As Republicans discuss the future of the party, abandoning conservative values need not be part of the conversation. The party can appeal to larger segments of the electorate without forsaking core principles. One case in point is a group the party has long written off: public school teachers.
There have been a lot of ill considered articles following the heinous grade school shooting in Connecticut, and I'm afraid this article in the Huffington Post is no exception. The headline, "The Gun Lobby: Why The NRA Is The Baddest Force In Politics," more or less sets the tone. Here's how the piece begins:
If there are two things The Scrapbook has learned during the past two years, it’s that when the privileges of labor unions are addressed by democratically elected legislatures—usually during harsh economic times—you can be sure that the unions will descend on state capitals with marches, epithets, threats of violence, violence, illegal occupations, and vandalism. Call it antidemocracy in response to democracy.
If you’re headed to the airport for the holidays, here are some tips to keep you off the Transportation Security Administration’s “naughty list”: Holiday puddings (even the figgy kind) are considered “gel-like” substances and must be carried in clear plastic containers of no more than 3.4 ounces.
Yesterday, Hostess announced that it would be forced to liquidate if it could not get striking employees to return to full production as of today. Among many pro-labor types, this was dismissed as yet another negotiating ploy by management. It wasn't. Hostess is laying off 18,500 workers and liquidating its assets. Here's how Hostess explained the situation:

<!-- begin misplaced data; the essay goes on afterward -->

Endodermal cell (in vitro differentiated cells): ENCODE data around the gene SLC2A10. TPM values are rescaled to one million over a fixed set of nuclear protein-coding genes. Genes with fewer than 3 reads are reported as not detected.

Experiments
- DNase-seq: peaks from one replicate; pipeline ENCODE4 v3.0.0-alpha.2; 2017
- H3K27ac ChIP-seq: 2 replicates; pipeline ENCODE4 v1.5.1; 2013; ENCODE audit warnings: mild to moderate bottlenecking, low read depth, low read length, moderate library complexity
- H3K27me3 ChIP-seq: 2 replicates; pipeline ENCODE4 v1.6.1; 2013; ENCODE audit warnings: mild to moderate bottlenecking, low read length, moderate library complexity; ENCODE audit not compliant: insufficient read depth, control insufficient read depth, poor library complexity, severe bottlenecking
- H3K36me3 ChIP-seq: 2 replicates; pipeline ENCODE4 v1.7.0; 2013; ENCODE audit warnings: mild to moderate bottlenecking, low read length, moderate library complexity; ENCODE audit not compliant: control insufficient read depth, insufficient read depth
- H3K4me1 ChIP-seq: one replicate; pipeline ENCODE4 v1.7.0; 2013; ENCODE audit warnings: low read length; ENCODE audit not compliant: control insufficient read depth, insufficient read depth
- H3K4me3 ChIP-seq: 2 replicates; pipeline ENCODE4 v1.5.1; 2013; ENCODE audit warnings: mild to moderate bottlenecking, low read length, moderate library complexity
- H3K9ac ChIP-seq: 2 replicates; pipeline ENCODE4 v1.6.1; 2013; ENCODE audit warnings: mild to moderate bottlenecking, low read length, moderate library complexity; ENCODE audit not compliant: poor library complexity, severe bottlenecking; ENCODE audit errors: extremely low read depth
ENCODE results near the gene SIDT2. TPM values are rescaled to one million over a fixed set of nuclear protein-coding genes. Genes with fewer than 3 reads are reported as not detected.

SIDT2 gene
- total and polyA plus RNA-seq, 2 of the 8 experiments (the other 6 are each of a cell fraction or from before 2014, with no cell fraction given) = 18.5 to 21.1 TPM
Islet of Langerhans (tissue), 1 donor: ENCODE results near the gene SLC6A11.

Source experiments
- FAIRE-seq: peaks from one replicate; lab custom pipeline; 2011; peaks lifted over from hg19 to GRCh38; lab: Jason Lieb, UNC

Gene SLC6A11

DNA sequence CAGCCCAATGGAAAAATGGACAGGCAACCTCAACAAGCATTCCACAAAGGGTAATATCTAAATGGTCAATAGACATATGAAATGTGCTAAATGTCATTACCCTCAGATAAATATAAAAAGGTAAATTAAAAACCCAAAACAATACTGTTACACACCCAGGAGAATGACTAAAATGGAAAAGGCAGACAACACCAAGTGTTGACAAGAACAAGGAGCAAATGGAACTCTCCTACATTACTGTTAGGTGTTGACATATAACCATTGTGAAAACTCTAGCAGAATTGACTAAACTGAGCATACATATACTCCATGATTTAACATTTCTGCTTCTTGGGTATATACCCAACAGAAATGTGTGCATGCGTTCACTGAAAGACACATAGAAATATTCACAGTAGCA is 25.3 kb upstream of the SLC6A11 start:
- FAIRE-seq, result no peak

‘California is a wonderful state mismanaged by lunatics,” declares Steven Greenhut, vice president of journalism for the Franklin Center for Government and Public Integrity. Anyone who examines California’s economy ought to agree.
Elizabeth Warren, the Massachusetts Democrat challenging Republican Scott Brown for the U.S. Senate, dodged questions about claims that a local union was fining its members for not publicly supporting her campaign.
A GOP source sends along this video, shot by a Republican tracker, of a union member supporting Democratic Senate candidate Elizabeth Warren outside of a debate Wednesday night in Springfield, Massachusetts. The cameraman asks the union member if he was at an earlier debate between Warren and her Republican opponent, Senator Scott Brown.
"Uh-huh," the union member says, nodding.
"Did you guys get fined if you weren't there?" the cameraman asks.
Massachusetts Republican Scott Brown won his special election to the U.S. Senate in 2010 by campaigning around the state in his pickup truck. The truck became integral in Brown's popular image, helping the Republican win over traditional Democratic voters to win the seat once held by Ted Kennedy. His opponent this year, Democrat Elizabeth Warren, has dismissed Brown's truck, saying the election is "not going to be about what kind of truck you drive."